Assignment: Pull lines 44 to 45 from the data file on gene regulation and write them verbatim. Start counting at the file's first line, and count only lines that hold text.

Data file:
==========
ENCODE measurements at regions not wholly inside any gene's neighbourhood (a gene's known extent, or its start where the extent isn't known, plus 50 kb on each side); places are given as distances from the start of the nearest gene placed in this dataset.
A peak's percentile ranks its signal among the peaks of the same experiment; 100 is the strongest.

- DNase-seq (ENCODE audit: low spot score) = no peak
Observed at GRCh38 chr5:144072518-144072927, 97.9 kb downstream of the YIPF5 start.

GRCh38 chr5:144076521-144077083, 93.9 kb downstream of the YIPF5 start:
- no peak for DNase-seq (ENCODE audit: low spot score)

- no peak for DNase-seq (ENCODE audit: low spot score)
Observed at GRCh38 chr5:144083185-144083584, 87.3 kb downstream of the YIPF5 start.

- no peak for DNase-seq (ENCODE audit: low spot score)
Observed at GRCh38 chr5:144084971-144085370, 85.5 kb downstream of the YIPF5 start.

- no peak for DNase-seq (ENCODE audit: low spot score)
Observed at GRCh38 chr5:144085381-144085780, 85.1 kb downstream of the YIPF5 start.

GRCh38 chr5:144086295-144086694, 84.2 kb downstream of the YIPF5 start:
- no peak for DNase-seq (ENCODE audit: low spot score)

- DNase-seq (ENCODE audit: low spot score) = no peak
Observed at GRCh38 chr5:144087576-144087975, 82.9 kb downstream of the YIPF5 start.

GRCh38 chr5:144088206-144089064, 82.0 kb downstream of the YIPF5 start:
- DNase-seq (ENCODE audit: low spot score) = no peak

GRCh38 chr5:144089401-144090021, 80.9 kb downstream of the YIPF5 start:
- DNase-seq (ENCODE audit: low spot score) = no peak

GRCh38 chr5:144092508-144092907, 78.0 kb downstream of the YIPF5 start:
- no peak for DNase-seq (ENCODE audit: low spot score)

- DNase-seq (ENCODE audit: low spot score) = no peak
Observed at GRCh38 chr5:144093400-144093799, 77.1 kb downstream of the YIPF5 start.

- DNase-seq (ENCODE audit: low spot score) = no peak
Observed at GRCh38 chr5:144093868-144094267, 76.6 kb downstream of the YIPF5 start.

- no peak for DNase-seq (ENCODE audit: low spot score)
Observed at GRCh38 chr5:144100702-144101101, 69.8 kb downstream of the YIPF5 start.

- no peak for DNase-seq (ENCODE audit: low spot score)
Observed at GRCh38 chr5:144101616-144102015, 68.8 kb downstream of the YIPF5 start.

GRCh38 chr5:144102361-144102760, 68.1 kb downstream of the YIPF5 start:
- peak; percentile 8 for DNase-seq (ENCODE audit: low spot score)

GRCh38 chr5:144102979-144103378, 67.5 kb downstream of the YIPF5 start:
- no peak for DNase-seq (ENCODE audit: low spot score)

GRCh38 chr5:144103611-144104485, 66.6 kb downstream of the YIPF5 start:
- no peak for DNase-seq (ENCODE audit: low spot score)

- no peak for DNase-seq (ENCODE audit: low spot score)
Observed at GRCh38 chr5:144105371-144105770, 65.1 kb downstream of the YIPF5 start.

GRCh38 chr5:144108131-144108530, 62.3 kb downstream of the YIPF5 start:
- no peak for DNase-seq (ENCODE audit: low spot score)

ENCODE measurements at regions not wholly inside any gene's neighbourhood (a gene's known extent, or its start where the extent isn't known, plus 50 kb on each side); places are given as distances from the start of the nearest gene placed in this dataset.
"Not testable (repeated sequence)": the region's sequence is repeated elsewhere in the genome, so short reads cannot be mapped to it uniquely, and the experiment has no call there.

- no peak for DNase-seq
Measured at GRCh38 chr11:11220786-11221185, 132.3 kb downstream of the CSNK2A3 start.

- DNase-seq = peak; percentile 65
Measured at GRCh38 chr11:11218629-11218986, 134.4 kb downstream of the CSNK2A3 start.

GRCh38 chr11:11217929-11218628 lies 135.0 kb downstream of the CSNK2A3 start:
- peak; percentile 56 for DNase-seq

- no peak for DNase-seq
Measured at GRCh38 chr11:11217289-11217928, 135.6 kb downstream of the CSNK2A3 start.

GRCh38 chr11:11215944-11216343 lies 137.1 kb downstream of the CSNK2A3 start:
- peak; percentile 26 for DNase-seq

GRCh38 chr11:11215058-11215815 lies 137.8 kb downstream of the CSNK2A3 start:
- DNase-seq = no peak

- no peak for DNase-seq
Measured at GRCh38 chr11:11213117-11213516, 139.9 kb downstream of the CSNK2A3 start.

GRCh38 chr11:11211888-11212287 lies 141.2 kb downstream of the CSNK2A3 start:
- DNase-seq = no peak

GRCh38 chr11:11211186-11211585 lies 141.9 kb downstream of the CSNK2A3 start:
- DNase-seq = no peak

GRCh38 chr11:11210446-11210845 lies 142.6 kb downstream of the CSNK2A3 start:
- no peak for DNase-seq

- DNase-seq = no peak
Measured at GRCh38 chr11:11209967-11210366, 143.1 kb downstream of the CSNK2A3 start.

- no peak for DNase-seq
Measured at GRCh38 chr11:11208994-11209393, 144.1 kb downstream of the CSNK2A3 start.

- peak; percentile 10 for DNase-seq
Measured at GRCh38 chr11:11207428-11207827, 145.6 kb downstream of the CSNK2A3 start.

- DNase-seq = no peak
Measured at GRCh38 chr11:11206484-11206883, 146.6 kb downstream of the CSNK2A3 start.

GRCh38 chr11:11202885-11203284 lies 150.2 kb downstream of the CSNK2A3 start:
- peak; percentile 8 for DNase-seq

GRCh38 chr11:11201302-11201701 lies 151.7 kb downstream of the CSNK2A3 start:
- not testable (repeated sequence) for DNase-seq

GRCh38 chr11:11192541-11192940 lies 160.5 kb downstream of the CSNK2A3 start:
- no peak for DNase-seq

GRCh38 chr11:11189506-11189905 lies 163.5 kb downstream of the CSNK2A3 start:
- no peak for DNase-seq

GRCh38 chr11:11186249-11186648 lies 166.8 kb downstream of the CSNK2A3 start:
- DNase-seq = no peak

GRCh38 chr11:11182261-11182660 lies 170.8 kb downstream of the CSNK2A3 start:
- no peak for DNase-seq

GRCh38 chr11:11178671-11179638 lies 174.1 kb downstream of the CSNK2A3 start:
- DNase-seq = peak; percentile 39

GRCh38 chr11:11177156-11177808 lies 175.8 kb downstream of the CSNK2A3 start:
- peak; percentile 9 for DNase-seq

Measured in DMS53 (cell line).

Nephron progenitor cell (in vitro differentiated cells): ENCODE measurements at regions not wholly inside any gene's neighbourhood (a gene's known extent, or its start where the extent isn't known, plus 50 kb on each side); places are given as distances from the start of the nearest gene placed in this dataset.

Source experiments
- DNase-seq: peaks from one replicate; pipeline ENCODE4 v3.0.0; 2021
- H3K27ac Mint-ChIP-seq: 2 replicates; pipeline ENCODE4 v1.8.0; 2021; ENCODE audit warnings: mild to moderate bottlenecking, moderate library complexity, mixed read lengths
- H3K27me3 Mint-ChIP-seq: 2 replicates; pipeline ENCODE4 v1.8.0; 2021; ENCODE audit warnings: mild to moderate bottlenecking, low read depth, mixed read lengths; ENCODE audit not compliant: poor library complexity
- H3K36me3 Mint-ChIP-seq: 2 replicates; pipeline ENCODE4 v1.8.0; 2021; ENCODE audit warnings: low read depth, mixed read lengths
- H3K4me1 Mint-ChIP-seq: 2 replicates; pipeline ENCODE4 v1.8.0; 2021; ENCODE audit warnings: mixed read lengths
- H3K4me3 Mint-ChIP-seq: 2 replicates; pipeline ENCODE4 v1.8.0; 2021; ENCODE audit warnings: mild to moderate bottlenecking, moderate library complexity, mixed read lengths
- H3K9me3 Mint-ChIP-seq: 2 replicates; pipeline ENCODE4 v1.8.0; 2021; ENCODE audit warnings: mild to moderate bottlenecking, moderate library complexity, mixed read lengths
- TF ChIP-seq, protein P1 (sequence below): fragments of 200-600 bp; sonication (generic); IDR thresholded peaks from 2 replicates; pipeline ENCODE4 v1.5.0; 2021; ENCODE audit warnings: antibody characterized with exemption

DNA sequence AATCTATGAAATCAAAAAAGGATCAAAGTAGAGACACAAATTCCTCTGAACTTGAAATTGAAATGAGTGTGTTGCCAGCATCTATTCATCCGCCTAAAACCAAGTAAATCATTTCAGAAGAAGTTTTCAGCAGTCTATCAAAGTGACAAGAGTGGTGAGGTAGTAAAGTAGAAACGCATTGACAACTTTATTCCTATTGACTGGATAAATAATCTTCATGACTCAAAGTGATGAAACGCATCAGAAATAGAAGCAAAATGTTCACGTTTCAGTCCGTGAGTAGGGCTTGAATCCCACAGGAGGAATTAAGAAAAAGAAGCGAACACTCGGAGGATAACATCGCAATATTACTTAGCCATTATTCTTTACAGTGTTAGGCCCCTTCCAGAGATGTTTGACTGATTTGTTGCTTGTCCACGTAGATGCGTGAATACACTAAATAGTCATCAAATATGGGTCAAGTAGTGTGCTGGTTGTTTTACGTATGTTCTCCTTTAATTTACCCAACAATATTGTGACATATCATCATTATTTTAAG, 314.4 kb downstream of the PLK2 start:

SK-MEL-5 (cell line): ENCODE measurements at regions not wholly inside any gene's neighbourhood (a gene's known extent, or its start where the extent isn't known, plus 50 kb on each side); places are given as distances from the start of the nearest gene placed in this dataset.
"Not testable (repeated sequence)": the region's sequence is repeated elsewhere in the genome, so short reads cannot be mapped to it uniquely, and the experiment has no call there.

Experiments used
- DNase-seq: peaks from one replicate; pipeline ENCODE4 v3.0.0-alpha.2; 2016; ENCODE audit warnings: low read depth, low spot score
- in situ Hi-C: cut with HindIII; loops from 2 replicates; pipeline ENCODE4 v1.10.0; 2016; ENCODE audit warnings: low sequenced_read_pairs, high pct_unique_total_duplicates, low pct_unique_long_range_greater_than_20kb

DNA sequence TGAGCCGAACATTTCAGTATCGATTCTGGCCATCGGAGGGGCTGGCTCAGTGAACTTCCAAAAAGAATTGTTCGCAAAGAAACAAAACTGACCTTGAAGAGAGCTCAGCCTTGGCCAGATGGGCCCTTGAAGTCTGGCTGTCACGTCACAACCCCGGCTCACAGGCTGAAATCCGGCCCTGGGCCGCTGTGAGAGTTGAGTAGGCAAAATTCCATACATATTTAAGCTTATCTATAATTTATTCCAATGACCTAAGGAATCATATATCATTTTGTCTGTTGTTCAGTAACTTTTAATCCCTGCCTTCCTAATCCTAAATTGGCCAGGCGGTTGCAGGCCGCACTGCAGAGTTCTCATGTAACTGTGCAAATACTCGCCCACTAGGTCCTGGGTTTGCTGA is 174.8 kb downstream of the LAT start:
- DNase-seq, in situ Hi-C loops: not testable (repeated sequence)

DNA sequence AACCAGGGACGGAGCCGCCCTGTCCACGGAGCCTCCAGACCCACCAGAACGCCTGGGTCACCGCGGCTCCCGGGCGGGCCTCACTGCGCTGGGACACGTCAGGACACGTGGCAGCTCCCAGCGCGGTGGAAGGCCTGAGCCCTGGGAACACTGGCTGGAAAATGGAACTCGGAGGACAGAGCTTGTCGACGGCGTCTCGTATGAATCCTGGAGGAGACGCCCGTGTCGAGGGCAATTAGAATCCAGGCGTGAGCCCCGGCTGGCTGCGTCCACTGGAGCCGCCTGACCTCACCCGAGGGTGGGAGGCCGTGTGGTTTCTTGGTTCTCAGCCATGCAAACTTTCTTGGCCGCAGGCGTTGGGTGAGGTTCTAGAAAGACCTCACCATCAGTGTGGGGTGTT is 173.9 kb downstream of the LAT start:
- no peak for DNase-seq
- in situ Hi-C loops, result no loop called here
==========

Measured at GRCh38 chr11:11220786-11221185, 132.3 kb downstream of the CSNK2A3 start.

- DNase-seq = peak; percentile 65